The former may be effected by conventional curve-fitting, as by least-squares (e.g., through the singular-value decomposition algorithm, “SVD”); however, the requirement of finding “all” solutions means that this problem—unlike the conventional one—is not overdetermined. The latter requires finding a basis for the null space among all of the solutions—for which SVD will also prove convenient. (The tangent space consists merely of all vectors orthogonal to this null space.)

We begin by considering “reasonable” constraint equations. First, check if all neighborhood data fit (practically) any continuous functional form, even implicitly, in terms of a (row-)vector-valued function ƒ. The function must be a sum of n linearly independent basis functions <fj>j (i.e., principal components of a function-space linear representation):
f(x i ,y i ,z i)a=a 0 +a 1 f 1(x i)+a 2 f 2(y i)+a 3 f 3(z i)+. . . =0,
an equation which is linear in the row-vector aT=<aj>j, where (for notational convenience) we take the embedding dimension d=3, and the neighborhood data then to be {Xi=<xi,yi,zi>}i, a set of precisely n elements (row-vectors). Thus, for a given ƒ, a is a transform of the data, albeit one that is nonlinear in the data. In this case, if 0 (the base point) is itself one of the data, we must have a0=0. It is convenient to index the basis functions fj beginning with j=0. Without loss of generality (“WLOG”), then, adopt basis functions such that

    • fj(0)=δj,0 (for all j>0)—the Kronecker delta;
      • ∇fj(0)=δj,k (all j; each k in 1 . . . d); and
        • ∇fj(0)=0 (j>d+1).
          For example,
          a 0 +a 1 x+a 2 y+a 3 z+a 4 x 2 +a 5 xy+a 6(cos z−1)+a 7(sin xz−xz)=0
          where each basis function fj is the expression that has been multiplied by aj.

We choose to filter the data to determine if there is a lower-dimensional manifold, using principal components analysis (PCA), or, equivalently, singular-value decomposition (SVD). To wit: We try to find α=<aj>j, a set of n coefficients, not all zero, such that
F(S) [a 0 a 1 . . . a n]T=0, for
F(S)=[1 0 0 . . . 0; 1 f 1(x 1)f 2(y 1)f 3(z 1) . . . ;. . . ; 1 f 1(x n)f 2(y n)f 3(z n) . . . ],
where “;”separates the rows—i.e.,

F ( S ) = [ 1 0 0 0 ; 1 f 1 ( x 1 ) f 2 ( y 1 ) f 3 ( z 1 ) ; ; 1 f 1 ( x n ) f 2 ( y n ) f 3 ( z n ) ] ,
the design matrix of the linear fit. WLOG, we take |α|=1.

At this point (we write F for F(S) when convenient, and F(.) for the matrix-valued function, if necessary), we factor F using singular-value decomposition: F=UFWFVF T. (WF is a diagonal matrix of the singular values, which are non-negative; the columns of U form an orthonormal [“o.n.”] basis of the function space and constitute the principal components of F; the columns of V are the singular vectors of F, also an o.n. basis of the coefficient space, in this case.) Then we form some pseudo-inverse WF (diagonal) for WF, such that:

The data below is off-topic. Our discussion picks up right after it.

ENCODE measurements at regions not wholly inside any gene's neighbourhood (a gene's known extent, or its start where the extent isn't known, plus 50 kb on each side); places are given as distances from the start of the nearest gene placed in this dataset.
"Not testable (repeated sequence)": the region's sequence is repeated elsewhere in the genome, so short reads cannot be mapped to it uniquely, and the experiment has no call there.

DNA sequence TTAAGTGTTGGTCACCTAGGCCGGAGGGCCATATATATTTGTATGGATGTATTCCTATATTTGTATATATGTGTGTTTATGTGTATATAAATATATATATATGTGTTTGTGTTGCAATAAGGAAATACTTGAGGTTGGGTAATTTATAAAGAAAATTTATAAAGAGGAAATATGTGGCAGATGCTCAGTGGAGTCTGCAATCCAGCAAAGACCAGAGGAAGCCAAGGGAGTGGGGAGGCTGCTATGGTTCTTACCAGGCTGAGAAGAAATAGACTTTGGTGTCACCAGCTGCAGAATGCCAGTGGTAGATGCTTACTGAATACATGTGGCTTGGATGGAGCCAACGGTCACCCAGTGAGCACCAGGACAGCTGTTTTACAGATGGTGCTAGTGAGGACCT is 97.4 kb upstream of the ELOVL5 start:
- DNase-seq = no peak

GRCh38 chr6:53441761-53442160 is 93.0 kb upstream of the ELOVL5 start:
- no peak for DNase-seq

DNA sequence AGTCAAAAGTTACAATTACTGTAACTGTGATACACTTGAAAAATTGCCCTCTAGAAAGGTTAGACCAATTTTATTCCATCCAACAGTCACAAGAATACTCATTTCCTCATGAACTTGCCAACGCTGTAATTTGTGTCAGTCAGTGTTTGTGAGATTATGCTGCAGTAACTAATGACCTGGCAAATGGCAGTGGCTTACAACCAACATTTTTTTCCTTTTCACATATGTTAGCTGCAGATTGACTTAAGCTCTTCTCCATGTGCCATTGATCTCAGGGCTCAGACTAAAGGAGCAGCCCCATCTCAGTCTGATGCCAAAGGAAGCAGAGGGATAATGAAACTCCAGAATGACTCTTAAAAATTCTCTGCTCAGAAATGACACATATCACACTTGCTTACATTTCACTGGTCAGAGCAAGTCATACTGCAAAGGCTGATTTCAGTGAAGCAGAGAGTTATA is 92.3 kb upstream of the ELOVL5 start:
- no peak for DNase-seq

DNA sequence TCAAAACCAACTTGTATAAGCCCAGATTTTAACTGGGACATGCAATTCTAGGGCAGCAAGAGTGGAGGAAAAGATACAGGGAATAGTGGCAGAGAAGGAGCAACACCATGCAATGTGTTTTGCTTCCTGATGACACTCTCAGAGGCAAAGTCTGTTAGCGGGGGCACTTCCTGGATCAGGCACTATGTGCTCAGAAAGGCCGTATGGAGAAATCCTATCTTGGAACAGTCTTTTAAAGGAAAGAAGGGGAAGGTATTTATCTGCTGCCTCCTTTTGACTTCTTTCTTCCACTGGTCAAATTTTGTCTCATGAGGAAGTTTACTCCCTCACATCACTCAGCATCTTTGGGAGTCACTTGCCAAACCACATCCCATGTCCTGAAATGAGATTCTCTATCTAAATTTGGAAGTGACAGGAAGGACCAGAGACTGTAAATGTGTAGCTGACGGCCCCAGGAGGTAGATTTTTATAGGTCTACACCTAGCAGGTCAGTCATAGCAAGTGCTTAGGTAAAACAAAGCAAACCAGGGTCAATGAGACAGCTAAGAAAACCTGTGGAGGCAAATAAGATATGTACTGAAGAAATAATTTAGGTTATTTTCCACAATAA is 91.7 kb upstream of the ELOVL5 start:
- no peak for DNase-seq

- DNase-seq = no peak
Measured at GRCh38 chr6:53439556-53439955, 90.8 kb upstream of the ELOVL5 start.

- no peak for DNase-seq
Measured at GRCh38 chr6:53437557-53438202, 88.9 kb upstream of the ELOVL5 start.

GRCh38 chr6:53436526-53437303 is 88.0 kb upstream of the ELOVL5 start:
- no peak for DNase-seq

(W F)kk=0

W F kk=0, and
(W F)kk>>“noise” on the data W F 554 kk(W F)kk≅1.
(Note that for any definition of the pseudo-inverse “†”, the “effective” rank of W can be defined as the trace of WW, which is often more meaningful than a mere count of the number of its non-zero eigenvalues.)

Thus, we seek any non-zero vector(s) αε NS(F), the null space of F. Since this means Fα=0, or UFWFVF T α=0, and since UF is an orthonormal basis (recall that F is square), we must have
αεNS(W F V F T).
The vector α therefore consists of a (any) linear combination of the columns of VF that correspond to singular values equal to zero in WF. The number of linearly independent solutions for α is the number of such columns of VF, precisely the number of null singular values in WF—which, in turn, is just the co-rank of F, n-rank(F).

Adopting (for now) the Moore-Penrose pseudo-inverse for “†”, we have that WF WF is a diagonal matrix of zeroes (for NS(F)) and ones. (Conventionally, SVD algorithms order the singular values in WF in decreasing order., so diag(WF WF) consists of all the ones, then all the zeros; we shall assume such an algorithm here, whenever convenient for exposition.) Then (I-WF WF)VF consists of precisely an o.n. basis of NS(F), prefixed with some null vectors (as many as the number of non-zero singular values of F, i.e., its rank).

Notice that the first row of VF “matches” the constant function f0. (That is, the constant part of f(.) is given by UFWF times the transpose of this row.) Likewise, the next d rows of VF match the linear basis functions—whose coefficients in a are precisely the derivatives at the origin of f(.)α, the functional fit specified by α. Now we extract the first-derivative columns of (I-WF WF) V into a matrix A, and observe that A consists of length-d column vectors, the first rank(F) of which are zero.